A RoboDK station is where the virtual environment station and calibration information is stored. The station is saved as an RDK file. Follow the next steps to create a robot station for robot calibration from scratch (video preview: https://youtu.be/Nkb9uDamFb4):
1.Select the robot:
a.Select File➔Open online library. The online library will show up in RoboDK.
b.Use the filters to find your robot by brand, payload, ...
c.Select Download and the robot should automatically appear in the station.
d.Alternatively, download the robot files (.robot file extension) separately from http://www.robodk.com/library and open them with RoboDK.
2.Model the virtual station
a.Add reference frames by selecting Program➔Add Reference Frame.
i.One “Measurements reference” frame must be added with respect to the robot base frame.
ii.One “Tracker reference” must be added with respect to the “Measurements reference” that we just added.
iii.One additional “Tool reference” can be added with respect to the “Measurements reference” frame to visualize the position of the tool seen by the tracker.
Tip 1: Drag and drop items in the tree to reconstruct the dependency that exists in the real world. For example, the tracker reference must be placed with respect to the “Measurements Reference”.
Tip 2: Approximately move any reference frames or tool frames by holding the ALT key and SHIFT+ALT key respectively. Alternatively, double click the reference frame and input the right coordinates.
Tip 3: Rename any object using the F2 key on the item tree.
b.Add the tool object (STL, IGES and STEP files are supported formats) and drag and drop it to the robot (inside the item tree), this will convert the object into a tool. More information available here.
Optional: Select Program➔Add empty tool to add any TCP’s that we want to visualize in the station (to check for collisions or other). To set an approximate value of the TCP:
i.Double click the new tool.
ii.Set an approximate TCP value. You can copy/paste the 6 values at once using the two buttons at the right.
iii.It is recommended to rename the TCPs used for calibration with the name “CalibTool id”, where id is the calibration target number.
c.Add other 3D CAD files (STL, IGES, STEP, SLD, ...) to model the virtual station using the menu File➔Open… Alternatively, drag and drop files to RoboDK’s main window.
Tip 1: Import the 3D files of the measurement workspace and name it Workspace so that the robot measurements are generated inside the workspace of the tracker. Alternatively, set the workspace invisible if we do not want to constrain the measurements inside the tracker workspace. More information is available in the next section.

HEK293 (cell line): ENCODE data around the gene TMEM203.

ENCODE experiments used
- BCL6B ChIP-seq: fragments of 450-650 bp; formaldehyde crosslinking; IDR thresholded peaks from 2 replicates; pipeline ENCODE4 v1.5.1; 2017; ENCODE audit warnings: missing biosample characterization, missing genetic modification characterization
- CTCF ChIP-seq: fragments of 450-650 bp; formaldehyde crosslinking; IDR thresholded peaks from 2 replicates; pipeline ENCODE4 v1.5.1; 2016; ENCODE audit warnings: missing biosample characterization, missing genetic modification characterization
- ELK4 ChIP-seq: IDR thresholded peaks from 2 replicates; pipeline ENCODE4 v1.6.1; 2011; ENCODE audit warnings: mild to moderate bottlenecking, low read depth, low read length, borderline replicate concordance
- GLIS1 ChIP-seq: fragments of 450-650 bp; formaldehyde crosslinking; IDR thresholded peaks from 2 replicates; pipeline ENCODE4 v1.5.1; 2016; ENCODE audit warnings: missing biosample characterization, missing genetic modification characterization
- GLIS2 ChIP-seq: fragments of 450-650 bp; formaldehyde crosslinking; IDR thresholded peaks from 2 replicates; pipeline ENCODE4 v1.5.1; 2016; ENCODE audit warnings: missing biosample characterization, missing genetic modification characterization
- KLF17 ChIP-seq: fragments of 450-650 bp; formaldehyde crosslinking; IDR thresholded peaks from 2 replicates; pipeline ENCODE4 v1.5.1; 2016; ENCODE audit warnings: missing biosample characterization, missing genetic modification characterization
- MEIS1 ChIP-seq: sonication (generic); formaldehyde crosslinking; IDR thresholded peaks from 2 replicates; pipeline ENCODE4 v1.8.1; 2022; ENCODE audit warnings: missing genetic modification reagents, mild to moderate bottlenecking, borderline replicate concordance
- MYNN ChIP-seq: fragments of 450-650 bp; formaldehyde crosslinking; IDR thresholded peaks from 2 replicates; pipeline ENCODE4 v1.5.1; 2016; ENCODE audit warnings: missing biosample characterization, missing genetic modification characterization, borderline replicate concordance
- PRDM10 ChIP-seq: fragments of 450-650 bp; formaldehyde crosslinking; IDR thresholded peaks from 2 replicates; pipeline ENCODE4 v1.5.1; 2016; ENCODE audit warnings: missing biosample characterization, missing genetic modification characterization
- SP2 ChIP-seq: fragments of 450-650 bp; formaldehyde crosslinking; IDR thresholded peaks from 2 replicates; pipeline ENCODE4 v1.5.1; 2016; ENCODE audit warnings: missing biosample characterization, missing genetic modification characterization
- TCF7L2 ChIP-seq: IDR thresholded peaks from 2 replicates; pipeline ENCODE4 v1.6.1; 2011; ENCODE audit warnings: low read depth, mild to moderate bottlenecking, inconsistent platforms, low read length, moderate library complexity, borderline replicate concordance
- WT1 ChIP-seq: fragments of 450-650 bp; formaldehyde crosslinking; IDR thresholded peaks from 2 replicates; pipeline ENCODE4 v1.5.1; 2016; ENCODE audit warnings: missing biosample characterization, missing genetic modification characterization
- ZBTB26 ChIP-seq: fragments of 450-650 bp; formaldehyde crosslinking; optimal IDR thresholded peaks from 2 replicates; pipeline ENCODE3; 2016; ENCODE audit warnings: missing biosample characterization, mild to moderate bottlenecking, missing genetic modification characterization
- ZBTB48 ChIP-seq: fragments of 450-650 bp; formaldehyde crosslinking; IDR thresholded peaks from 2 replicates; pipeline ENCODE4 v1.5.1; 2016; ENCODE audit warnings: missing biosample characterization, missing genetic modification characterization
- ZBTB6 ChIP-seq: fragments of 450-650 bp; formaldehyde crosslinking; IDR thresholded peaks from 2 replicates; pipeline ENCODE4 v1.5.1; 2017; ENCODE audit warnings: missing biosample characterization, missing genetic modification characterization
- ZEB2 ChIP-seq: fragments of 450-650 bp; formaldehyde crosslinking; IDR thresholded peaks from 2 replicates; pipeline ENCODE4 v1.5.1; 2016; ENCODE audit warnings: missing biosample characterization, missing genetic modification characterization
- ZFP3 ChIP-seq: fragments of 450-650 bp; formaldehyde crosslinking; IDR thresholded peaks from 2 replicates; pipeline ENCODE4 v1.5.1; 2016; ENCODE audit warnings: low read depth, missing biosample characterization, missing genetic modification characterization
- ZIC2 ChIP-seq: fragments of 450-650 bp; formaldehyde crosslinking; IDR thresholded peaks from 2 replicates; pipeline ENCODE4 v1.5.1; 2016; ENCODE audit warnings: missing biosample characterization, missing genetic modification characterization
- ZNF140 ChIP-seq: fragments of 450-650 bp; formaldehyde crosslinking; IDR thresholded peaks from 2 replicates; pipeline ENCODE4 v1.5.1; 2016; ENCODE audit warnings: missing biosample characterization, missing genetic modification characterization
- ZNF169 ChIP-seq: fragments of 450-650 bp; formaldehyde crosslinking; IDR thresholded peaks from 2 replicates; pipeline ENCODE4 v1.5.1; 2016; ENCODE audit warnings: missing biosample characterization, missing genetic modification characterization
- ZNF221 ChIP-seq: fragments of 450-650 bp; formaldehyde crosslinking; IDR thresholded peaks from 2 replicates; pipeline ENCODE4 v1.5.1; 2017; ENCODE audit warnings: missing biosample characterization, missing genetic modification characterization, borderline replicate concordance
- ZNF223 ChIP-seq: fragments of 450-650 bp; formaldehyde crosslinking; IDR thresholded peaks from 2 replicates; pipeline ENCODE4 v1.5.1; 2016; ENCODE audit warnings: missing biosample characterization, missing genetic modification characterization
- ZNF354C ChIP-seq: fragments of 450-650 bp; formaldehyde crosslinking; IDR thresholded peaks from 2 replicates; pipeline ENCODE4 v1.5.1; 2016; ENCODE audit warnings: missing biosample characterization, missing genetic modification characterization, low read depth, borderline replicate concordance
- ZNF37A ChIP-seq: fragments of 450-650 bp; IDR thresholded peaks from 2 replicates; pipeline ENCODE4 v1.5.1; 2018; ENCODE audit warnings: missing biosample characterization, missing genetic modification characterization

Tip 2: It is possible to select CTRL+ALT+Shift+P to block exporting confidential 3D files that have been imported in RoboDK.
3.Add the calibration module in the station:
a.Select the menu Utilities➔Robot Calibration.
b.Select Laser tracker.
Then, the following window will appear.
This window can be closed for now. We can open it anytime by double clicking the Robot calibration station item.
4.Save the station.
a.Select File➔Save station.
b.Provide a folder and a file name.
c.Select save. A new RDK file will be generated (RoboDK station file).
We can recover the station modifications anytime by opening the RDK file (double click the file on Windows).
It is important to double check the following details:
1.The calibration tools are named “CalibTool id” and the id are numbers start at 1 (if there are 3 calibration tools we must have “CalibTool 1”, “CalibTool 2” and “CalibTool 3”.
2.The Measurements reference frame directly depends on the robot base.
For now, we can use an estimate of this reference frame.
3.The Tracker reference directly depends on the Measurements reference. The tracker reference must be an approximate position of the laser tracker with respect to the measurements reference.
4.The Robot calibration project is present in the station and all the measurements that we are planning to take are free of collision and visible by the laser tracker (select show for each group of measurements).
5.If we want to automatically check for collisions we must use the name tag “collision” in every object that we want to use to check collisions. It is recommended to use a tool around 25% bigger than the calibrated tool for collision checking to safely avoid collisions.